The Times made it official in March 2010: New York City had finally joined the ranks of serious coffee towns, after years of playing second fiddle to java Meccas Seattle, Portland, and San Francisco. I’m not much of a coffee drinker myself, but I was glad to learn that if I wanted to take a visitor out for a cup, we could now match anything they’d find on the West Coast. Then Professor Erin Murphy told me about her Fourth of July weekend, and I realized we already have to play catch-up. Murphy joined NYU Law last fall after teaching at Berkeley for five years, and when she’s not rekindling my sense of coffee inferiority, she spends her time delving into some pretty cool areas of criminal law, involving such things as DNA evidence and location-tracking technology. (She talks about her focus on a brief video that can be found on this page of the Law School’s website.)
This summer, Murphy and her husband returned to the Bay Area and, over July Fourth, they joined some friends at a vacation spot located on a working farm in Big Sur, along the California coast. Here’s how she started the morning: Taking a mug half filled with coffee, she walked outside and over to the place where the farm owners — who are also cheese makers — milk their goats. Placing her mug under a goat’s udder, she pulled. “Presto, on-the-scene goat cappuccino,” Murphy told me. “If you’re new at it like me,” she added, “you get kind of a trickle,” but those who knew what they were doing would “literally just fire the goat into the mug, and it was frothy and foamy, like a real cappuccino.” (The milk, of course, was already warm.)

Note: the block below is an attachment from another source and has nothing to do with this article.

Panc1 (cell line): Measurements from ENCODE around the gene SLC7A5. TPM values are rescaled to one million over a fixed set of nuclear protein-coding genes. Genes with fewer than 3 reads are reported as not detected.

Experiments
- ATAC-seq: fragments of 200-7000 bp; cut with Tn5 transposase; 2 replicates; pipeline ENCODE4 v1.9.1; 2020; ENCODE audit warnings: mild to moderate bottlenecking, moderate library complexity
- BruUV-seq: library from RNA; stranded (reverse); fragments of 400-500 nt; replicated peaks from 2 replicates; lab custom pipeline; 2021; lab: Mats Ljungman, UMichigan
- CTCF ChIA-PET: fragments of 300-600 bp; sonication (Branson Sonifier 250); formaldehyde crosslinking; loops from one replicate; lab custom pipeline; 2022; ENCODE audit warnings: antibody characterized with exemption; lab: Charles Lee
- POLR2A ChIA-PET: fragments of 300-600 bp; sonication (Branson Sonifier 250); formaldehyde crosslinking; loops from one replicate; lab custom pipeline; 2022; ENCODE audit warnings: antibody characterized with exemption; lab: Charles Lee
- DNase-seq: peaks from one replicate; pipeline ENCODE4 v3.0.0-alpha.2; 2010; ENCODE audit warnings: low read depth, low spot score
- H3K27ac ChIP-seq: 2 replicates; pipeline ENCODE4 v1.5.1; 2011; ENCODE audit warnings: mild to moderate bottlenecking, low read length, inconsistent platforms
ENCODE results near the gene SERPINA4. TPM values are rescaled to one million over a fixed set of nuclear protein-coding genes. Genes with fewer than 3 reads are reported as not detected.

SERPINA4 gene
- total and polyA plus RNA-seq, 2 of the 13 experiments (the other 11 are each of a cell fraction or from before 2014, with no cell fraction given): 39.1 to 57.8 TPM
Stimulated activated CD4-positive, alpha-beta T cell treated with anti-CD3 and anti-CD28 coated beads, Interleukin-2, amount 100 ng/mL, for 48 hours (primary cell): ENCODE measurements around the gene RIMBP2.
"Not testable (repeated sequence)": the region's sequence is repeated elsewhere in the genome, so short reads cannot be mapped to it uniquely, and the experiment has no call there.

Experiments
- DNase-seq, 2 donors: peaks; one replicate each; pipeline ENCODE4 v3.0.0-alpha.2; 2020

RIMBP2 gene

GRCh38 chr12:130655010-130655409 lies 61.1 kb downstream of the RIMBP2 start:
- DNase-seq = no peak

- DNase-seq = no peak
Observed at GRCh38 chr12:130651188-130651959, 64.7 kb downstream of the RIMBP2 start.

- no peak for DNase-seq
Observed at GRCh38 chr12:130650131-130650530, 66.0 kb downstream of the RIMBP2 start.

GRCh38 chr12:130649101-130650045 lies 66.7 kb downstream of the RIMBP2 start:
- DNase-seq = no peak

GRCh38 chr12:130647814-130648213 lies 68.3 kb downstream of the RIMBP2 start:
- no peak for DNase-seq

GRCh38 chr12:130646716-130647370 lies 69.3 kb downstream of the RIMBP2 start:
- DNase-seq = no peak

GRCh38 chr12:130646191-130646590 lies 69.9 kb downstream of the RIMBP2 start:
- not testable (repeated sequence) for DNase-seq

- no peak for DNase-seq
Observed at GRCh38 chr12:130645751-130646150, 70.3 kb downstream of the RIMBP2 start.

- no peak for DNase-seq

I’m going to talk to someone at NYU’s Ag School to see if we can get a couple of goats in the Van Hall courtyard. Until that happens, though, advantage California.